It’s no surprise that your nonprofit’s founders and staff members will campaign for your cause. But what could happen if your supporters also started to campaign for you?
An advocacy campaign is when your community spreads the word about a cause for you. Advocacy campaigns can help you connect with your community and create impact at a local level, but to get started, you’ll need to put in extra effort to engage your supporters. We’ll look at five tips for engaging them in an advocacy campaign:
- Develop a Digital Communication Strategy
- Host Awareness and Fundraising Events
- Leverage Peer-to-Peer Fundraising
- Focus on the Volunteer Experience
- Send Personalized Thank-You Messages
It’s often best to start advocating in your local community, but know that your advocacy campaign might expand to state and national levels. You’ll need to create a strategy for your nonprofit that includes several types of donor engagement and expands as your outreach grows. Either way, there are plenty of ways to involve supporters in advocacy, especially through technology and digital tools.
Your campaign is more likely to succeed when advocates in your community are consistently engaged from start to finish. Let’s begin!
1. Develop a Digital Communication Strategy
Advocacy often starts in the digital space, because online communication allows for instant conversations and broad outreach. Digital platforms not only make it easier to talk to people, but also allow your organization to reach potential supporters you wouldn’t have been able to meet face-to-face. When engaging supporters digitally, consider using these tools:
- Your website
- Social media
- Online petitions
Since each of these platforms would engage your supporters in different ways, try to make them point to each other. For example, you might link to your website in an email newsletter. This way, supporters could subscribe to your email list for frequent updates but be redirected to your website for more in-depth information about your nonprofit.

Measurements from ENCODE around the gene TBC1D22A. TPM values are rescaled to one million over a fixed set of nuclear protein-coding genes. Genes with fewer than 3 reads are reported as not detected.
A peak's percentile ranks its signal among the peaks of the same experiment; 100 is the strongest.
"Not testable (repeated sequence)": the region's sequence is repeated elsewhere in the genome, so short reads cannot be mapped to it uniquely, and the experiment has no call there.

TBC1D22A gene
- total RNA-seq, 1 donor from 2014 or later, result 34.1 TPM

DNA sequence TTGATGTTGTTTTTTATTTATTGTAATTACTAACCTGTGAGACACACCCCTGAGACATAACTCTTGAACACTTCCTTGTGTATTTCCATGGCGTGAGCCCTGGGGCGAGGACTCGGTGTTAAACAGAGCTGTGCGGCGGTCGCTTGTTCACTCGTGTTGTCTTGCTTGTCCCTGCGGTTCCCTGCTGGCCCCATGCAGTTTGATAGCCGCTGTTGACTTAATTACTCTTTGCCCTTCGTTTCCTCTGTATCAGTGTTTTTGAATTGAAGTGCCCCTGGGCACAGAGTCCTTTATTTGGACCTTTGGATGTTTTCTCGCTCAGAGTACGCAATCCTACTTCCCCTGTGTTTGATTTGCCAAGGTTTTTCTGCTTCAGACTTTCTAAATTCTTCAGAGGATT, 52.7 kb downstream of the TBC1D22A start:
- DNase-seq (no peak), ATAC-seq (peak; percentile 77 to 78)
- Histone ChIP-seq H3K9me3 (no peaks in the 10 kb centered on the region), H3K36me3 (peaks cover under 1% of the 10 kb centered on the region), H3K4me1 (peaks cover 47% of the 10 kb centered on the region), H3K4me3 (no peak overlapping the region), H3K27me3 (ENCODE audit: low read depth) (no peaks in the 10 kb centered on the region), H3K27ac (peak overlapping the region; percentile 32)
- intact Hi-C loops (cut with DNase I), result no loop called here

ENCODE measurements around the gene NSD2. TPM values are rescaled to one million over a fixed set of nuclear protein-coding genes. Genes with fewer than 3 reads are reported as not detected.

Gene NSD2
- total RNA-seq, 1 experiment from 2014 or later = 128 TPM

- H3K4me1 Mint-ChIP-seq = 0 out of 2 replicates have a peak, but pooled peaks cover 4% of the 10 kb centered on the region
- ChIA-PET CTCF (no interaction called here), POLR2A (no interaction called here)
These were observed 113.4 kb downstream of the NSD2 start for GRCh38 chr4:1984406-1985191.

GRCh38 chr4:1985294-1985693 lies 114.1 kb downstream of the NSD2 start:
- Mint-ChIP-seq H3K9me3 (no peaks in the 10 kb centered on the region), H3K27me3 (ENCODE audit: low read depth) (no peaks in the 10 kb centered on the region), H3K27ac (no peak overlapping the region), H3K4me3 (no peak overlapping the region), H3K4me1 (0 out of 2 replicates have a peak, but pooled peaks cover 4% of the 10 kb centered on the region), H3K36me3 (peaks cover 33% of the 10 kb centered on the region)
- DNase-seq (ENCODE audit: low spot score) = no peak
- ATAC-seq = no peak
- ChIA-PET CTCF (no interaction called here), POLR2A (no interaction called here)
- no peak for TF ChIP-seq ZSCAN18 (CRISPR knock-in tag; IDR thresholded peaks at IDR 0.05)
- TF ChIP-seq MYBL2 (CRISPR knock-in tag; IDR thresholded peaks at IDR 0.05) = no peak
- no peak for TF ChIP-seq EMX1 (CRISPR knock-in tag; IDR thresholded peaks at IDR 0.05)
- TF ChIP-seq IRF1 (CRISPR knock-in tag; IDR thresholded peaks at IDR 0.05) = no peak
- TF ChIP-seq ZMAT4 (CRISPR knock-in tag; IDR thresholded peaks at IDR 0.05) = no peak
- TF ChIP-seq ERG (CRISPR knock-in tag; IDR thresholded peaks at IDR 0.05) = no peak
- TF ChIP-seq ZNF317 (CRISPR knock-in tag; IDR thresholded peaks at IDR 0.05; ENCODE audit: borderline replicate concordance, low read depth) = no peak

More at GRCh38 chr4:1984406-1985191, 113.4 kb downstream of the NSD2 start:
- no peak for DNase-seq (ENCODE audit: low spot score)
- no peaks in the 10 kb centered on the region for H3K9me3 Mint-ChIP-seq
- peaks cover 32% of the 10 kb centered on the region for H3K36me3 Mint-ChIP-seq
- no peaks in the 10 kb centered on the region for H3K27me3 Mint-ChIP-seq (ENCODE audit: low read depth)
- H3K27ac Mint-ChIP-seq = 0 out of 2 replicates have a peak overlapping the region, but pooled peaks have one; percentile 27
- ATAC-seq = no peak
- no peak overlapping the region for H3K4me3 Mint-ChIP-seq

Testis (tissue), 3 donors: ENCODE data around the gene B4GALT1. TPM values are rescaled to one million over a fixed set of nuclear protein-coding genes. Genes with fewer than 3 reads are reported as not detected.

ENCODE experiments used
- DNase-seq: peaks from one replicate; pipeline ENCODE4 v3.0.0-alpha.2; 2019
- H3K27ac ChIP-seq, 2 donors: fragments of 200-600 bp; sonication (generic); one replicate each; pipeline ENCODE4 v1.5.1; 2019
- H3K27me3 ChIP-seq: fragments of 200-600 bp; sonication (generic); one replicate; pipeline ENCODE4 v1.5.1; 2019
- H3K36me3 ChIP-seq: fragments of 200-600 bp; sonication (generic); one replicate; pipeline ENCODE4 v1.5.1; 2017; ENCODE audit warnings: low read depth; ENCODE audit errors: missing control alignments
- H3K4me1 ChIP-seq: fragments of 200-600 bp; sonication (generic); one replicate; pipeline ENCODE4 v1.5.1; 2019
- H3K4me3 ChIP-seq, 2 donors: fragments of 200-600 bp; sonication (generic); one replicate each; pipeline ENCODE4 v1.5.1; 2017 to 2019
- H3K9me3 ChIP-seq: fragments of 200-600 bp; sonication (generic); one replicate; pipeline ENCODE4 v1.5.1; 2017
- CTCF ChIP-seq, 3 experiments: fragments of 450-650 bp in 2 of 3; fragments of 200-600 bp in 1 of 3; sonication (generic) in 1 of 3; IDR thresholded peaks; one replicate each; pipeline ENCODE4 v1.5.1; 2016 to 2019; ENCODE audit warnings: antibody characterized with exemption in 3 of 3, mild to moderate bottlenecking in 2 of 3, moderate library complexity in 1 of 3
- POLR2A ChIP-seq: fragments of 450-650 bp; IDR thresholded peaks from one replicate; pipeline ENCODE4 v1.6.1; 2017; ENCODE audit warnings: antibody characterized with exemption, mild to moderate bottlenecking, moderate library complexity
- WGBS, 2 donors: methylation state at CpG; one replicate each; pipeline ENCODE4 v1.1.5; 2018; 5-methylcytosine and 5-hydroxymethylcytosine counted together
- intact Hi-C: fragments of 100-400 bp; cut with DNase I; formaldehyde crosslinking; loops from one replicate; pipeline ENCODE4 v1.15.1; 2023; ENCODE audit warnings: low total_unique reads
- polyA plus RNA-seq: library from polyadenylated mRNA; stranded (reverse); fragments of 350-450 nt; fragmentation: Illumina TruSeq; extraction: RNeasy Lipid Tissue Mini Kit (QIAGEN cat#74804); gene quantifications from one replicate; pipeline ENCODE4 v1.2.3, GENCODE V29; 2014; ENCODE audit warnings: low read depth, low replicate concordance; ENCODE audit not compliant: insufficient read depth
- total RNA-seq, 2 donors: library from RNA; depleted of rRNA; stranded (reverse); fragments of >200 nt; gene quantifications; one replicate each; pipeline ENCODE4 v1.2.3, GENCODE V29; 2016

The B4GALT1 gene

You should also incorporate storytelling as you communicate through these channels to get audiences to connect with your cause and see why advocating for it matters. This doesn’t just have to be the backstory of your nonprofit—tell the story of a person whose life changed because of your work. For example, you could tell the story of someone directly impacted by your work or a volunteer who benefited by being a part of your organization.
2. Host Awareness and Fundraising Events
Digital tools are great for direct messaging, but participating in an event provides a memorable experience. Events have the power to bring your community together and create a sense of togetherness when people gather in support of your cause.
Use events to raise money and spread awareness about the importance of your work. Here are some event ideas you might try:
- Rally: A rally could help grow your outreach, especially if existing supporters bring their friends.
- Lecture, webinar, or panel: These options are great for giving more explanation to your advocacy campaign and the purpose of your nonprofit.
- Athletic event: Host a bike-a-thon, 5K, walk-a-thon, or swim-a-thon that provides a fun activity for supporters while also raising money for your organization.